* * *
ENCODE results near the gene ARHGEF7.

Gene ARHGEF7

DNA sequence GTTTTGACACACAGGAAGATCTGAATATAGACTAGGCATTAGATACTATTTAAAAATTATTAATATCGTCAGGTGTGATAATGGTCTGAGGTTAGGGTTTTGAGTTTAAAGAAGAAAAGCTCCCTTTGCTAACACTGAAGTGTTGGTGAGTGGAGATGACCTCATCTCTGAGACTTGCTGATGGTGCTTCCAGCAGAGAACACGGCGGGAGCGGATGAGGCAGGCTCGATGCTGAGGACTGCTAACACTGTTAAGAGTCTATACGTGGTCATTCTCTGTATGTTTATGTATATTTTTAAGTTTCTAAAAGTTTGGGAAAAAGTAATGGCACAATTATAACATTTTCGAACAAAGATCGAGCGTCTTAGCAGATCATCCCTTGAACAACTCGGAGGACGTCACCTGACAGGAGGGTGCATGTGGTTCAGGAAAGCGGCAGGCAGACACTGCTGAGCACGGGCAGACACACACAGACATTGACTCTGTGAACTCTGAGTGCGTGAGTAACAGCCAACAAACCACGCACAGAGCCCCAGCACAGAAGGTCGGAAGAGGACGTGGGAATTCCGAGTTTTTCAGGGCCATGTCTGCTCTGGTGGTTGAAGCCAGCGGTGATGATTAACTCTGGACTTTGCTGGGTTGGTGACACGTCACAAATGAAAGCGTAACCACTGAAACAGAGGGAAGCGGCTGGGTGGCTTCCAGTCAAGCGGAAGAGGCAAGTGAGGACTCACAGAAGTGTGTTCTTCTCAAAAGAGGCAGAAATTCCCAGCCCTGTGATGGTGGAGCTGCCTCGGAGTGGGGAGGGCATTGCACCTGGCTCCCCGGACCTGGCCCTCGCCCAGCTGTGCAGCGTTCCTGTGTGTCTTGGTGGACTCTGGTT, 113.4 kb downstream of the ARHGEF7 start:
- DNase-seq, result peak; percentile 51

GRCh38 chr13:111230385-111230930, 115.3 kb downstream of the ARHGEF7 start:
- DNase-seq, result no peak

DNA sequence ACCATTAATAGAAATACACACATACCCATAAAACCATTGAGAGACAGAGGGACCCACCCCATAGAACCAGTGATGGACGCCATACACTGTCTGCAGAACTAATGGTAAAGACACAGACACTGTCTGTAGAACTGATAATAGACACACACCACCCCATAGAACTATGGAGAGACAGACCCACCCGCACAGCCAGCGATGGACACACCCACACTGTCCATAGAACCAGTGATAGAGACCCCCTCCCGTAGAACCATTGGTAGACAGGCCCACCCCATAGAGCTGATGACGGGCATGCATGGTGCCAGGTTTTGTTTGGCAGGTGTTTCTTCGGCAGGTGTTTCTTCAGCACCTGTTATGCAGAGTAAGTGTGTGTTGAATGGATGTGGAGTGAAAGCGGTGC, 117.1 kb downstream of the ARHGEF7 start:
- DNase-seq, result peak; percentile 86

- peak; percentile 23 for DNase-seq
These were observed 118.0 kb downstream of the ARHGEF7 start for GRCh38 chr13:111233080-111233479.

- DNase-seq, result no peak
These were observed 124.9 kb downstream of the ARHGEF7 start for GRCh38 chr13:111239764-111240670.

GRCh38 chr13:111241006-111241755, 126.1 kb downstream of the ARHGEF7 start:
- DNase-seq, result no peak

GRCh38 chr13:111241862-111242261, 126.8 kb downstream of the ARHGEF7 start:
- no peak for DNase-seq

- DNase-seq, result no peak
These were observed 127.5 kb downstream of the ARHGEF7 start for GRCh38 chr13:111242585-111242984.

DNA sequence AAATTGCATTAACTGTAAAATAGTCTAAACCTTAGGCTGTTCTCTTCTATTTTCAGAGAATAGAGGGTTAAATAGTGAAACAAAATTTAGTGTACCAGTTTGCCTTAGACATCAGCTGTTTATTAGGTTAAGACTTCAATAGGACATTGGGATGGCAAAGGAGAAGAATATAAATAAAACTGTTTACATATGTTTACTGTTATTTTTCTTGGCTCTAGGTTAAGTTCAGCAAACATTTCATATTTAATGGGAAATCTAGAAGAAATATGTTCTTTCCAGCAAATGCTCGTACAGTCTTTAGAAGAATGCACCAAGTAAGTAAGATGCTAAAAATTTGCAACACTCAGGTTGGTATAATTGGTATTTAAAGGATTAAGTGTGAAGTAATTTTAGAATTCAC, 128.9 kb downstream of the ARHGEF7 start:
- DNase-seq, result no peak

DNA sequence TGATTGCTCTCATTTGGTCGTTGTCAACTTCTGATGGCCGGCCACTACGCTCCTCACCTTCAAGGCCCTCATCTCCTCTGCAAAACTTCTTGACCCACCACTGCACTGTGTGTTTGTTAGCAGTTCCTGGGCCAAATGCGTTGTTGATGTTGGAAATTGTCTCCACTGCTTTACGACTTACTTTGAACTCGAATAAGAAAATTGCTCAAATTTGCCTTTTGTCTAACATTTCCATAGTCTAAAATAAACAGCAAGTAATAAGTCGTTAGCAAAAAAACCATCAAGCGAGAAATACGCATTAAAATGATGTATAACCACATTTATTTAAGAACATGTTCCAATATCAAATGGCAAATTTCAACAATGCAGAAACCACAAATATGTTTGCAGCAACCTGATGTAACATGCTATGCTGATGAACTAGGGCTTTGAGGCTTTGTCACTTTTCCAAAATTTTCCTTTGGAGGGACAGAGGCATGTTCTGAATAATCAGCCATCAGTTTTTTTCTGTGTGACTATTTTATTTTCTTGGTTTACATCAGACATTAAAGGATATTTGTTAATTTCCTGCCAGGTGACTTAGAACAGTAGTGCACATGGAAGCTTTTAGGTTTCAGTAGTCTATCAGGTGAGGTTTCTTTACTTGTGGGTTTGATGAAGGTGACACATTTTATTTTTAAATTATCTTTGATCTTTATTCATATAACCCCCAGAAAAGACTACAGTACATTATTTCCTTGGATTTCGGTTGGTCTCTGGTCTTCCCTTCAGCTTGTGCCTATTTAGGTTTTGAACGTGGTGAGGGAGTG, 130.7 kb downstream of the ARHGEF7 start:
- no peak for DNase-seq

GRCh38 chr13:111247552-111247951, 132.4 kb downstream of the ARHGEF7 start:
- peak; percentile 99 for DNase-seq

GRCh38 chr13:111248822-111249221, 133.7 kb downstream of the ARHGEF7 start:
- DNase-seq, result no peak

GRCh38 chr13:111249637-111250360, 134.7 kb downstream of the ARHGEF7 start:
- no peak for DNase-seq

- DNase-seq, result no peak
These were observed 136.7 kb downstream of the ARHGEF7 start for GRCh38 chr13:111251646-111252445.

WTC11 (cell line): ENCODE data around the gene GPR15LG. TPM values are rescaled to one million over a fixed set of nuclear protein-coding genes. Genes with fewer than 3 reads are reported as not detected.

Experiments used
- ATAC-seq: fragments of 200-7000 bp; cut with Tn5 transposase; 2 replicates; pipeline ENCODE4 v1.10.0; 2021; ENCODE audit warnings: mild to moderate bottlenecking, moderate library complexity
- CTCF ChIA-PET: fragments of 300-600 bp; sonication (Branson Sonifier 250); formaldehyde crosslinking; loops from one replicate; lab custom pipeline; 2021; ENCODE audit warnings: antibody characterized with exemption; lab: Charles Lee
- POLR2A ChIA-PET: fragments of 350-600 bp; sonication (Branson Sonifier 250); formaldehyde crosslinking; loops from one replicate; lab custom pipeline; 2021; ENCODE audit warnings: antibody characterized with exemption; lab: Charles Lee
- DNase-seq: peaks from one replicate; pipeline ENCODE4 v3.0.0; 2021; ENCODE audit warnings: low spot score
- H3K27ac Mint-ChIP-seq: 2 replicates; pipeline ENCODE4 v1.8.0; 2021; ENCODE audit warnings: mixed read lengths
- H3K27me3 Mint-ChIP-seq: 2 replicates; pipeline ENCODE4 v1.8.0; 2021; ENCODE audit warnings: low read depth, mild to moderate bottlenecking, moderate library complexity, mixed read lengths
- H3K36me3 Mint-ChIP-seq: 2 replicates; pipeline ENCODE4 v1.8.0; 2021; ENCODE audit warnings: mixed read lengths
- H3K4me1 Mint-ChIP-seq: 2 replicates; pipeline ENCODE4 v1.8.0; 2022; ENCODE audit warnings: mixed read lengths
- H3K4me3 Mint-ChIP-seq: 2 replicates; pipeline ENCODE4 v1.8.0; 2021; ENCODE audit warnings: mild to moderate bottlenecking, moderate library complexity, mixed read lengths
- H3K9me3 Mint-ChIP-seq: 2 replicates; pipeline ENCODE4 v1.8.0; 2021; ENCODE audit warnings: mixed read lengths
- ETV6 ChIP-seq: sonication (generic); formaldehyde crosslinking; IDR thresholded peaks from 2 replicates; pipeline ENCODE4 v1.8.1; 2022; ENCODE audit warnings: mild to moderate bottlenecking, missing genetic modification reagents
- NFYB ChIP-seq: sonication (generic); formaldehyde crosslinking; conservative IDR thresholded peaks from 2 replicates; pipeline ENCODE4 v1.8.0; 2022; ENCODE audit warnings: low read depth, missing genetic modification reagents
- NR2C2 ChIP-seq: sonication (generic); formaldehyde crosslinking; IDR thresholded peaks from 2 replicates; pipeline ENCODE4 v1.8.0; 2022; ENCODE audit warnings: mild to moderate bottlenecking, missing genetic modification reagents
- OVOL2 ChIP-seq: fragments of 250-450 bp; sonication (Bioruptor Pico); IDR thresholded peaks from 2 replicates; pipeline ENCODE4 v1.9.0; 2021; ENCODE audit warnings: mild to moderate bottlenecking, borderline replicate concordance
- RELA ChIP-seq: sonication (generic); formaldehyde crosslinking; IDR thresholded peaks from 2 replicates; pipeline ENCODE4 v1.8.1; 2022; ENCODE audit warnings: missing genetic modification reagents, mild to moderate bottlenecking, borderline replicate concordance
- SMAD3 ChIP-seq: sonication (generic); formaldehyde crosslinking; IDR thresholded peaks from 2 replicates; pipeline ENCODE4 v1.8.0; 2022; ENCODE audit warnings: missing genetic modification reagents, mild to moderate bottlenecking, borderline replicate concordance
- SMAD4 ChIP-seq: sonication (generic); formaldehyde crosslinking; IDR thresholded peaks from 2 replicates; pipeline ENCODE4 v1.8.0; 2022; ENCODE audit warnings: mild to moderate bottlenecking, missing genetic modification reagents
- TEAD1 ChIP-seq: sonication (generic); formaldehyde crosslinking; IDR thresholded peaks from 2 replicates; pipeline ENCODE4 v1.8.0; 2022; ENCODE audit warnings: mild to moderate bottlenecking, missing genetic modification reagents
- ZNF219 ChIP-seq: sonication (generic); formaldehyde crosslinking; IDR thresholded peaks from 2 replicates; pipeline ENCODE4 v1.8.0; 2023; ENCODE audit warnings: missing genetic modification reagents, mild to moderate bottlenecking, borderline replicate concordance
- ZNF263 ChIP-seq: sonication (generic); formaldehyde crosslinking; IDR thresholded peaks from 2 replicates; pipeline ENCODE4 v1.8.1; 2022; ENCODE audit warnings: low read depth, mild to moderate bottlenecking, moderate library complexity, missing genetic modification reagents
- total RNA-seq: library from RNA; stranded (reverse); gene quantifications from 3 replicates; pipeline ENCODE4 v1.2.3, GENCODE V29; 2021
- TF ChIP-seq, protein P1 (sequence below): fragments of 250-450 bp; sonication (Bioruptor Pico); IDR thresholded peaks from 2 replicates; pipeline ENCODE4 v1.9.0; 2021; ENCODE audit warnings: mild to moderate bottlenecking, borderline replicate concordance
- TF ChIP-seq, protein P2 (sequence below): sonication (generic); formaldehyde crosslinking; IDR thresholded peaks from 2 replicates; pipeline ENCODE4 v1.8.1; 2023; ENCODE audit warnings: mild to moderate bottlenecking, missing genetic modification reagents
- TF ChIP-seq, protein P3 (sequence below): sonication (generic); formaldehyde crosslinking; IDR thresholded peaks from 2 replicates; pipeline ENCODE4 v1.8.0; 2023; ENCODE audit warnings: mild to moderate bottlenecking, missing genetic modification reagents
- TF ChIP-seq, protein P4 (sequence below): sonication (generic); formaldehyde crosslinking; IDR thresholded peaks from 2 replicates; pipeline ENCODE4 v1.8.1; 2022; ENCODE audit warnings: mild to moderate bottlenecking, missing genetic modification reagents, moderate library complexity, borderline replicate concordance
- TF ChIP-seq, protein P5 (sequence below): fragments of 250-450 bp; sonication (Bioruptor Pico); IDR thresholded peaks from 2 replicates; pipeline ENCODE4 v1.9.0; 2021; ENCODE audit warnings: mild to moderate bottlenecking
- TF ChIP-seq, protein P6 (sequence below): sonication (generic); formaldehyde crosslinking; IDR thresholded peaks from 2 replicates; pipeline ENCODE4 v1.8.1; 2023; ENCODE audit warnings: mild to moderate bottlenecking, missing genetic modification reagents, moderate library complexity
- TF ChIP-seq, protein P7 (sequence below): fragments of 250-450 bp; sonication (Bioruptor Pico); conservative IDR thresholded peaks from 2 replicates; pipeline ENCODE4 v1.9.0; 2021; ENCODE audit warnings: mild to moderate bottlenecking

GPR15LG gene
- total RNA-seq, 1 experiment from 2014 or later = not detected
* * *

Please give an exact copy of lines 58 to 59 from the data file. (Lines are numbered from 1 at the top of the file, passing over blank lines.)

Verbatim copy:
- TF ChIP-seq, protein P5 (sequence below): fragments of 250-450 bp; sonication (Bioruptor Pico); IDR thresholded peaks from 2 replicates; pipeline ENCODE4 v1.9.0; 2021; ENCODE audit warnings: mild to moderate bottlenecking
- TF ChIP-seq, protein P6 (sequence below): sonication (generic); formaldehyde crosslinking; IDR thresholded peaks from 2 replicates; pipeline ENCODE4 v1.8.1; 2023; ENCODE audit warnings: mild to moderate bottlenecking, missing genetic modification reagents, moderate library complexity